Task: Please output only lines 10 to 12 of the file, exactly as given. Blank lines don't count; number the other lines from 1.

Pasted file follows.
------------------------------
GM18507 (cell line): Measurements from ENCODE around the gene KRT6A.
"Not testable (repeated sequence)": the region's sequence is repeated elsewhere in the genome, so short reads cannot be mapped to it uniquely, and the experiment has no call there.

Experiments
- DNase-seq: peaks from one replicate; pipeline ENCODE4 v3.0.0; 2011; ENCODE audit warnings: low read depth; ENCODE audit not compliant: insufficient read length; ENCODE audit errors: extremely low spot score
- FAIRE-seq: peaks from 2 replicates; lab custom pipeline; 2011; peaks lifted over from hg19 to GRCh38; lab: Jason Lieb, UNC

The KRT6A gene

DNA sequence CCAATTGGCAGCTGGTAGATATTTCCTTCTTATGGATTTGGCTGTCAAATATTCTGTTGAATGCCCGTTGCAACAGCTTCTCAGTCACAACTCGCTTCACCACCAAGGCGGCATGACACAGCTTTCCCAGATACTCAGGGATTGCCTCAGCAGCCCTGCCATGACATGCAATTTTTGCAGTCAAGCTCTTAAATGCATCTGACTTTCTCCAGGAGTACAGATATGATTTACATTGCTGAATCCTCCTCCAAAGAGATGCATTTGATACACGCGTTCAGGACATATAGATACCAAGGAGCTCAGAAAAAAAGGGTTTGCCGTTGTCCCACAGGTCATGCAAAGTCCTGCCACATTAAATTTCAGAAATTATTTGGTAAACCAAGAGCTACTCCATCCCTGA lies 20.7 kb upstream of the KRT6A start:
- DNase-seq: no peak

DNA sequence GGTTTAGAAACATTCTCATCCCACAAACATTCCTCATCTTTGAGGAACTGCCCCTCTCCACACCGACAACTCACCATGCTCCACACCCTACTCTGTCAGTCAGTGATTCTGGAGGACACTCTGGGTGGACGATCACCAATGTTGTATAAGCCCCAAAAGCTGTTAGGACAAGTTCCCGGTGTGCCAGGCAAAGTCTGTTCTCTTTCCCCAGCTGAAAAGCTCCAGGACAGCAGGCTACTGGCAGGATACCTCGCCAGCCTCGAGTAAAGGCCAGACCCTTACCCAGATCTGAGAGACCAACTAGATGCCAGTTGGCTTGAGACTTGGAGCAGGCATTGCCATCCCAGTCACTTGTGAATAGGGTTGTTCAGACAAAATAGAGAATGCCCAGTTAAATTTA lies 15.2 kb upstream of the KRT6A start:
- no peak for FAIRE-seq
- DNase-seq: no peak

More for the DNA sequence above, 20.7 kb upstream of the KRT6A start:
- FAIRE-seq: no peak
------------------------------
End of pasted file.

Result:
- no peak for FAIRE-seq
- DNase-seq: no peak

More for the DNA sequence above, 20.7 kb upstream of the KRT6A start: